But perhaps the greatest thing that I failed to remember in those years when I was wishing Roncalli had prepared me better to face the enemies of the Church was the Faith Roncalli instilled in me through the  Sacraments of the Catholic Church.  I don’t remember any particular all-school Mass, but in looking back I began to see that it just became a habit of life.  And the Church says that’s exactly what religion is – a habit.  So many leave the Church because they want to feel the “Spiritual Tingles” or have the “warm fuzzies” but religion is good habits toward God.  Mass.  Every Sunday.  And Roncalli made that a part of my life along with my parents on the weekend.  I’ll always remember Coach Tully telling my fellow seniors and I that we should think about morning Mass before our football games.  It wasn’t a command.  It was just an invitation.  I’ll always remember those Friday morning Masses with my brothers and Coach Tully.  Roncalli also provided confession opportunities throughout the year.  And of course prayer.  Prayer before school, prayer before each class, prayer at the end of  the day, prayer before practice, prayer after practice; while they were happening a lot of times I didn’t care about it in the moment.  At Roncalli, Faith became a habit that would get me through lots of struggles and adversity in my life.

I'm leaving out a lot of teachers and a lot of stories.  Roncalli gave me 6 awesome friends that I continue to lean on for the last 25 years.  Senior retreat.  Service projects.  Learning from big mistakes.  But I'll wrap it up here.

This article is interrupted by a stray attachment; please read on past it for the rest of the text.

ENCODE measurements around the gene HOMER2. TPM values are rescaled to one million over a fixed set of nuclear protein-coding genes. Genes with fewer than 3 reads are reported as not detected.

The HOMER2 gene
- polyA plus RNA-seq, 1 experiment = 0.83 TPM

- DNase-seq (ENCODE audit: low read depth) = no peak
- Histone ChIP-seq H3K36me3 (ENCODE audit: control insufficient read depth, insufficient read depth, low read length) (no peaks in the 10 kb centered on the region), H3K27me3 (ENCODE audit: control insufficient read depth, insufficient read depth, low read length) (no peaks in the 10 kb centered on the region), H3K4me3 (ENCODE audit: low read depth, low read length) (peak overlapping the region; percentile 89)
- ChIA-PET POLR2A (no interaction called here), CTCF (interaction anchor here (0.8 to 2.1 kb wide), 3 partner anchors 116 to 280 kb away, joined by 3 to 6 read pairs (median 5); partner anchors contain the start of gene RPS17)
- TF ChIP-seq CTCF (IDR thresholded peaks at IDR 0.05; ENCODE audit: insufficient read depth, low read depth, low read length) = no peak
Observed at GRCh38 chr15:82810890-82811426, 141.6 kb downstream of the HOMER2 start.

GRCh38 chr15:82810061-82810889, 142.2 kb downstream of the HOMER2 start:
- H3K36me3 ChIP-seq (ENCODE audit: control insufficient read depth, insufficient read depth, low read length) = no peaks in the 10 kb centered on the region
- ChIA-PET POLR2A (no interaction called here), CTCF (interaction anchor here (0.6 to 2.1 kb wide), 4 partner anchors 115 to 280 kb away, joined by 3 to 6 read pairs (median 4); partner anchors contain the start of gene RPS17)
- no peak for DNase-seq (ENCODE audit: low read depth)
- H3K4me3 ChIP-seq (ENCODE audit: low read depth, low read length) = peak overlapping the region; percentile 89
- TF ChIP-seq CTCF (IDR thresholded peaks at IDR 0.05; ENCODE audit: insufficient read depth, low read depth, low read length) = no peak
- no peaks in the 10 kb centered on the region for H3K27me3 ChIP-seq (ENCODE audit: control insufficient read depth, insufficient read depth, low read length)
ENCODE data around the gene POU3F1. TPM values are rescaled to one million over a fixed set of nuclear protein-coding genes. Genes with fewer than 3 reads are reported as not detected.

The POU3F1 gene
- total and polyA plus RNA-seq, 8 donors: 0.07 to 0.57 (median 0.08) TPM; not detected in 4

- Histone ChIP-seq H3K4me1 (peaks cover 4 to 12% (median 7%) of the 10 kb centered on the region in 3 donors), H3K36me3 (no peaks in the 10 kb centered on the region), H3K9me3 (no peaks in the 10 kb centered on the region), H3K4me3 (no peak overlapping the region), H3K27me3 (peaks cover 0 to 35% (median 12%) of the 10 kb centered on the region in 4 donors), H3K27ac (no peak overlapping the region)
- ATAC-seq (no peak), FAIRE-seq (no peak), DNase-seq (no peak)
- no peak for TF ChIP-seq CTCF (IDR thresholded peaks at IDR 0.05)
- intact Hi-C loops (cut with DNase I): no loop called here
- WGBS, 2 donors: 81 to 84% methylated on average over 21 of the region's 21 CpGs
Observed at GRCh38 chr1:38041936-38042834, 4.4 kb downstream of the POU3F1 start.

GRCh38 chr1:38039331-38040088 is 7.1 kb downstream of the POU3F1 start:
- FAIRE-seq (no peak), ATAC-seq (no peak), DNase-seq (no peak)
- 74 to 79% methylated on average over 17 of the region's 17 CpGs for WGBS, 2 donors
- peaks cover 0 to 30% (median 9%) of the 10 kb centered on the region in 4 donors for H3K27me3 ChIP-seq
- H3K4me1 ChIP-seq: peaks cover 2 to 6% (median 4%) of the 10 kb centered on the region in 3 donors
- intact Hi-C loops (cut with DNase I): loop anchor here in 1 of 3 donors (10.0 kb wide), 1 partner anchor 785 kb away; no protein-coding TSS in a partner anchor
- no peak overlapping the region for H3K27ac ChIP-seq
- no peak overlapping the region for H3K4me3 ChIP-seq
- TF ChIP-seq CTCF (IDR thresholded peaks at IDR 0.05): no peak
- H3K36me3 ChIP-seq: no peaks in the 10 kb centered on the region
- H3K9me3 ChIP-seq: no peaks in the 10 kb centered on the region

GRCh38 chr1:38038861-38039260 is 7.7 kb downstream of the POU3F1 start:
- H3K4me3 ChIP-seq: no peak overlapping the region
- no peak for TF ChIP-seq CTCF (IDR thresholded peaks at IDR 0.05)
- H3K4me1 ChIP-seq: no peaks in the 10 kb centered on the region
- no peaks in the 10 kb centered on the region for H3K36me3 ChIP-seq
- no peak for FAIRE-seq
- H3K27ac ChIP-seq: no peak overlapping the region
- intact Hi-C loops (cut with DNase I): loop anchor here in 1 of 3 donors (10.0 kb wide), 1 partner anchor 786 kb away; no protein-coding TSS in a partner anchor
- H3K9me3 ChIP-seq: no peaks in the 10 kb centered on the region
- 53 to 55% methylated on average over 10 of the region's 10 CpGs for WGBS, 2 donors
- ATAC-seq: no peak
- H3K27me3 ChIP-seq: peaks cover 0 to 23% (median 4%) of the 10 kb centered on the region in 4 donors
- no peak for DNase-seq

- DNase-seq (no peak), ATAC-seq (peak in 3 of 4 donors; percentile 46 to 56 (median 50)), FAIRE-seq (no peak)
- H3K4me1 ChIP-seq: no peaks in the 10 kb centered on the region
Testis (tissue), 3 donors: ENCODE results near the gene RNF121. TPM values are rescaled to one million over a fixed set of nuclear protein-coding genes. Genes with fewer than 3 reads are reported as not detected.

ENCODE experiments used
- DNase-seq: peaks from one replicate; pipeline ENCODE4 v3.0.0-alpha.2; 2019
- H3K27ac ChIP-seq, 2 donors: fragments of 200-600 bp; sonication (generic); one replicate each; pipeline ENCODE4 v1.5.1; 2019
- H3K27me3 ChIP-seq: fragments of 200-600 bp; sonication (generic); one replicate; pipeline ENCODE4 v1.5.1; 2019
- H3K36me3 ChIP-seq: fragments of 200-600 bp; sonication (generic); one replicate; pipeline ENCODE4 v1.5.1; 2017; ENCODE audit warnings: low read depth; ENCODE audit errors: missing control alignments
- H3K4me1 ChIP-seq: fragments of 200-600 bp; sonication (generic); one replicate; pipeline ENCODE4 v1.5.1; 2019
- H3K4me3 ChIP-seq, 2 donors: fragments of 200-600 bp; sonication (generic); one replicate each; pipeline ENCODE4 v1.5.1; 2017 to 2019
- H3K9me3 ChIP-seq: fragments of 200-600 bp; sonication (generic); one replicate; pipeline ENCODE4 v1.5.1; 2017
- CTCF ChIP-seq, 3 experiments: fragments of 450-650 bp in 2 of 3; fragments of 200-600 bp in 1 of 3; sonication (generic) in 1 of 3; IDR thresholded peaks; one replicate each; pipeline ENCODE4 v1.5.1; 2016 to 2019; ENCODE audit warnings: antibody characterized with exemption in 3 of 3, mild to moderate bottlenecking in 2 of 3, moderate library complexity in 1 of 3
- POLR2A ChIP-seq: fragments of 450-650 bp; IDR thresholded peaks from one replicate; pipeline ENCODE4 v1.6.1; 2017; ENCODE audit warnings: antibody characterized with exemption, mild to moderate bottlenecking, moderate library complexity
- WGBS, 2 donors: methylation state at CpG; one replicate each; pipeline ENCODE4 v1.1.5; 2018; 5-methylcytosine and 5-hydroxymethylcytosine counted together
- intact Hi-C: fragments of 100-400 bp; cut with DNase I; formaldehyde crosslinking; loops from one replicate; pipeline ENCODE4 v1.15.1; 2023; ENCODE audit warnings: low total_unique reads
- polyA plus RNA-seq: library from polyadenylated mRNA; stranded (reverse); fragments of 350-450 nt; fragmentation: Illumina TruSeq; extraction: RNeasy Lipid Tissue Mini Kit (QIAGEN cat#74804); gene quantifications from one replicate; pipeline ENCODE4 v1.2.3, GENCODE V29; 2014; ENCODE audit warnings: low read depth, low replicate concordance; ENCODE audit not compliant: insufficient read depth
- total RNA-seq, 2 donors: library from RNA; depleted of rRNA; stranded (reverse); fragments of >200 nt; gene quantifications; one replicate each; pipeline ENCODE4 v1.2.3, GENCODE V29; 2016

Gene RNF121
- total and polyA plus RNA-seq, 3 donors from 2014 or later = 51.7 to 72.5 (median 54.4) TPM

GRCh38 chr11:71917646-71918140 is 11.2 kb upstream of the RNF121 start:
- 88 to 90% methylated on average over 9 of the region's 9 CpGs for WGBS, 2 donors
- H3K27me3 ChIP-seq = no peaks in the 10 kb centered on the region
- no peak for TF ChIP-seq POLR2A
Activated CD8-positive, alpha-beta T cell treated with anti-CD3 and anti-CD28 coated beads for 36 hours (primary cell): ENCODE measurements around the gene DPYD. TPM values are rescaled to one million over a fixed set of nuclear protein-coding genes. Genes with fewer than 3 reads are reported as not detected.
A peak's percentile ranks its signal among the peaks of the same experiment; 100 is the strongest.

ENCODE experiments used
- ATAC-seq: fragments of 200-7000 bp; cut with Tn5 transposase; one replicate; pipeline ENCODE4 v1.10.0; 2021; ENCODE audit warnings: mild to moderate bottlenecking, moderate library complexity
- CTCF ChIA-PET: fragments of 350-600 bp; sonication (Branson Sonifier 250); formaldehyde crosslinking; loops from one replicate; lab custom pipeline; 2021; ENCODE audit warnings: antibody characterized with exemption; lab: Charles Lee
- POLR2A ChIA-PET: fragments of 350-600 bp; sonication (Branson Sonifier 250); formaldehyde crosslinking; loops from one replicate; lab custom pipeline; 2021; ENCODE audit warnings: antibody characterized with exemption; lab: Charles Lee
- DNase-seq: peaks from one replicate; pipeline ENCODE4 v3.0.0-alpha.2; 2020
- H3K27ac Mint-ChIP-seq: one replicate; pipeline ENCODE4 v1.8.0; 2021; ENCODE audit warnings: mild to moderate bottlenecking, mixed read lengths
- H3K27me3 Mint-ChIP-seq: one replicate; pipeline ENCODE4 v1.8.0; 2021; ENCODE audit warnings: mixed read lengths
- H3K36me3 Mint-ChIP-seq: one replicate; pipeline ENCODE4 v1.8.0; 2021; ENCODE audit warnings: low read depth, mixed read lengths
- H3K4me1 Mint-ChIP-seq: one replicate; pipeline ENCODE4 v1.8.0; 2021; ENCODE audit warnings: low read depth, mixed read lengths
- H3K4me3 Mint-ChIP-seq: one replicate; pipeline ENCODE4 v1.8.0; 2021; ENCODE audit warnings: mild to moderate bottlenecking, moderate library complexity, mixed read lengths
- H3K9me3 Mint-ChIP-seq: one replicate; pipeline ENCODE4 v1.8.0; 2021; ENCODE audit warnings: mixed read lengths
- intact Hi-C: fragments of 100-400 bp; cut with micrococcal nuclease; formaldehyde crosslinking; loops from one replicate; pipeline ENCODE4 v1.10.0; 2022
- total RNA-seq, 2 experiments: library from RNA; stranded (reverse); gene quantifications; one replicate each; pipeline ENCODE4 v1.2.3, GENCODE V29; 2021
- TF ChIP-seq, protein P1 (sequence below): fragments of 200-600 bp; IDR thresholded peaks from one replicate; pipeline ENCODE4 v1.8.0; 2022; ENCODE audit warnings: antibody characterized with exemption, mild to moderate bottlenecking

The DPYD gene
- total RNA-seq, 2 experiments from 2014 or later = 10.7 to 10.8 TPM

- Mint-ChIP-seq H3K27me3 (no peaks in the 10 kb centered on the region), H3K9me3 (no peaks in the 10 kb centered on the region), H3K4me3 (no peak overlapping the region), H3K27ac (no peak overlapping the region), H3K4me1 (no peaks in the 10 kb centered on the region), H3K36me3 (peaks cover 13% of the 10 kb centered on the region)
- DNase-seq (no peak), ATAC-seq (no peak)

It took me 15 years or so, but I now realize that there was probably nothing Roncalli could have done to prevent me from being in a position where my Faith was directly confronted and challenged as a college sophomore.  Can the Catholic identity of any school be improved?  Sure.  Just like we can all always grow in holiness until the day we die. 

But we don’t learn everything we need to know about our Catholic Faith by the time we are 18.  The attacks are going to come, no matter what.  And what I faced 20 years ago is nothing compared to what 19 year olds face on college campuses and in the larger culture today.

I am now EXTREMELY thankful for all the ways in which Roncalli prepared me to not give up in the face of adversity, and I’m thankful Roncalli taught me how and gave me the tools to fight back against attacks against my Catholic Faith.  To all those who gave of themselves so that I could have those experiences, I’m sorry I didn’t appreciate it sooner.

Sunday, June 24, 2018

Catholic Radio Interview - lukewarmness is boring

The power of a name and the power of a mission

Vacation Photos

The Teton's from the air

The Grand Teton - my favorite mountain

This sign in a Teton National Park bathroom made me laugh!  Is the situation on the left something that happens?

The famous Episcopal chapel preserved in Teton National Park

I was looking for a place to say Mass on the Solemnity of the Sacred Heart.  Driving around Teton park, I came across a sign that said "Catholic Chapel of the Sacred Heart Ahead"

The inside of the Teton Catholic Chapel of the Sacred Heart where I had Mass on the solemnity of the Sacred Heart

BEAUTIFUL Catholic Church in Driggs, Idaho where I was blessed to do a few holy hours and concelebrate Mass

Fr. Meyer and I at Sky Pond in Rocky Mountain National Park

A statue of Christ on the grounds of Camp Saint Malo near Estes Park, CO

The words of St. John Paul II who visited Camp Saint Malo near Estes Park, CO.  St. John Paul II visited Camp Saint Malo in 1993 when he visited Denver for World Youth Day